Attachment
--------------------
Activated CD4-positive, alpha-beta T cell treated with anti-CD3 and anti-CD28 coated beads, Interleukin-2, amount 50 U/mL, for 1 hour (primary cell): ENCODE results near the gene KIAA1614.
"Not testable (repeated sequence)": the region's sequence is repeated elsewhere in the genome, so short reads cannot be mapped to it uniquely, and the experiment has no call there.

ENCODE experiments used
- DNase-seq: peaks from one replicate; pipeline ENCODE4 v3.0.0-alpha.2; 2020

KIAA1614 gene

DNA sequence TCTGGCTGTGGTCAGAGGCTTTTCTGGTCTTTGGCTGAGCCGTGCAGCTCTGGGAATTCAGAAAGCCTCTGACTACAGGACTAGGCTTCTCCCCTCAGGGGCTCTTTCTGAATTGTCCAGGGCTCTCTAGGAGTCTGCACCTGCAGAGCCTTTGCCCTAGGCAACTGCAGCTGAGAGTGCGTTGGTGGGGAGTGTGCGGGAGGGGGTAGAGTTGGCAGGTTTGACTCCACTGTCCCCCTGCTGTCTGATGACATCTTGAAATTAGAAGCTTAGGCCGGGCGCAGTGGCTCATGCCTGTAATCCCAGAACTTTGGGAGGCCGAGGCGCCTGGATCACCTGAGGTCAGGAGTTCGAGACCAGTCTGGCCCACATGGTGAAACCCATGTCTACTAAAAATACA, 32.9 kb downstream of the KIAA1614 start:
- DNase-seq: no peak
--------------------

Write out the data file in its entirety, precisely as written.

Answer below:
Activated CD4-positive, alpha-beta T cell treated with anti-CD3 and anti-CD28 coated beads, Interleukin-2, amount 50 U/mL, for 1 hour (primary cell): ENCODE results near the gene KIAA1614.
"Not testable (repeated sequence)": the region's sequence is repeated elsewhere in the genome, so short reads cannot be mapped to it uniquely, and the experiment has no call there.

ENCODE experiments used
- DNase-seq: peaks from one replicate; pipeline ENCODE4 v3.0.0-alpha.2; 2020

KIAA1614 gene

DNA sequence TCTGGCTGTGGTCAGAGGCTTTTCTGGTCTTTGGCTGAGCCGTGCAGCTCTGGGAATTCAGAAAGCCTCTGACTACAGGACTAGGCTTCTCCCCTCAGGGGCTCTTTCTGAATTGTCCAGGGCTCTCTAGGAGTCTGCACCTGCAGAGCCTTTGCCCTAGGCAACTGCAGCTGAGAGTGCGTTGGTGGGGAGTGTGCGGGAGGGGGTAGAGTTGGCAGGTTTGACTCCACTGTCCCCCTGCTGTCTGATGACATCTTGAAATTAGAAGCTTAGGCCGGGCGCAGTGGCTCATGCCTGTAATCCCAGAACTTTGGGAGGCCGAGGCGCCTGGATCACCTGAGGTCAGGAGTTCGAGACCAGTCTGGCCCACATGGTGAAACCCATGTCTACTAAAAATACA, 32.9 kb downstream of the KIAA1614 start:
- DNase-seq: no peak